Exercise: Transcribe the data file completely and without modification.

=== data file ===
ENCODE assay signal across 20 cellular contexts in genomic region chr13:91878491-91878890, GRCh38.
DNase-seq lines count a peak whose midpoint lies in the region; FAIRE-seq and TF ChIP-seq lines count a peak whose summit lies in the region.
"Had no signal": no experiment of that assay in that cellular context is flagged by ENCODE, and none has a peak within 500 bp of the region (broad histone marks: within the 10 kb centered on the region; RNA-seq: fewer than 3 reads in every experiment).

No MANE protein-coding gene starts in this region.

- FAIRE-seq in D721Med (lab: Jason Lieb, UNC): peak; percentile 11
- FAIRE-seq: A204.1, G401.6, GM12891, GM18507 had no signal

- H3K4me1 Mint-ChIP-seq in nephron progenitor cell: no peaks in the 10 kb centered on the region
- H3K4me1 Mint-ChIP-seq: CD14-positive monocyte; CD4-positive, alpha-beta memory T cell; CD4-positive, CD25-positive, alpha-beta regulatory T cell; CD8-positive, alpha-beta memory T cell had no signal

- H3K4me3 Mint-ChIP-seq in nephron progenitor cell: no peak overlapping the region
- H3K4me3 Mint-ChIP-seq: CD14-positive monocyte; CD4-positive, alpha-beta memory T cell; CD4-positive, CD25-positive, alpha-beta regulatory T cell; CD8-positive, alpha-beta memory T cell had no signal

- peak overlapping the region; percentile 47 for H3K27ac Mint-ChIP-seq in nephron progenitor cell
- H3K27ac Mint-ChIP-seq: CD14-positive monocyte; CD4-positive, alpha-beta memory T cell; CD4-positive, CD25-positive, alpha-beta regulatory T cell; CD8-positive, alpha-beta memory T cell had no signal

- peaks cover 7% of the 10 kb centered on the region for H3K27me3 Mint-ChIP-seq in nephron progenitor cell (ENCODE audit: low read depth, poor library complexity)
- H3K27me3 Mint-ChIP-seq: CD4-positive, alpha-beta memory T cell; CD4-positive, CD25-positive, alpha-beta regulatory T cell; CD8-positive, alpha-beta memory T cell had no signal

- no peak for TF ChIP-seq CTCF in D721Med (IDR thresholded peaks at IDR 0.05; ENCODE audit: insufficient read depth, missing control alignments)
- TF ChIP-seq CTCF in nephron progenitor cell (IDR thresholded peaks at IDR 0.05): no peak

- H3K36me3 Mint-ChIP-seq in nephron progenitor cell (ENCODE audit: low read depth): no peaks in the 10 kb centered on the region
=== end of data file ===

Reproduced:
ENCODE assay signal across 20 cellular contexts in genomic region chr13:91878491-91878890, GRCh38.
DNase-seq lines count a peak whose midpoint lies in the region; FAIRE-seq and TF ChIP-seq lines count a peak whose summit lies in the region.
"Had no signal": no experiment of that assay in that cellular context is flagged by ENCODE, and none has a peak within 500 bp of the region (broad histone marks: within the 10 kb centered on the region; RNA-seq: fewer than 3 reads in every experiment).

No MANE protein-coding gene starts in this region.

- FAIRE-seq in D721Med (lab: Jason Lieb, UNC): peak; percentile 11
- FAIRE-seq: A204.1, G401.6, GM12891, GM18507 had no signal

- H3K4me1 Mint-ChIP-seq in nephron progenitor cell: no peaks in the 10 kb centered on the region
- H3K4me1 Mint-ChIP-seq: CD14-positive monocyte; CD4-positive, alpha-beta memory T cell; CD4-positive, CD25-positive, alpha-beta regulatory T cell; CD8-positive, alpha-beta memory T cell had no signal

- H3K4me3 Mint-ChIP-seq in nephron progenitor cell: no peak overlapping the region
- H3K4me3 Mint-ChIP-seq: CD14-positive monocyte; CD4-positive, alpha-beta memory T cell; CD4-positive, CD25-positive, alpha-beta regulatory T cell; CD8-positive, alpha-beta memory T cell had no signal

- peak overlapping the region; percentile 47 for H3K27ac Mint-ChIP-seq in nephron progenitor cell
- H3K27ac Mint-ChIP-seq: CD14-positive monocyte; CD4-positive, alpha-beta memory T cell; CD4-positive, CD25-positive, alpha-beta regulatory T cell; CD8-positive, alpha-beta memory T cell had no signal

- peaks cover 7% of the 10 kb centered on the region for H3K27me3 Mint-ChIP-seq in nephron progenitor cell (ENCODE audit: low read depth, poor library complexity)
- H3K27me3 Mint-ChIP-seq: CD4-positive, alpha-beta memory T cell; CD4-positive, CD25-positive, alpha-beta regulatory T cell; CD8-positive, alpha-beta memory T cell had no signal

- no peak for TF ChIP-seq CTCF in D721Med (IDR thresholded peaks at IDR 0.05; ENCODE audit: insufficient read depth, missing control alignments)
- TF ChIP-seq CTCF in nephron progenitor cell (IDR thresholded peaks at IDR 0.05): no peak

- H3K36me3 Mint-ChIP-seq in nephron progenitor cell (ENCODE audit: low read depth): no peaks in the 10 kb centered on the region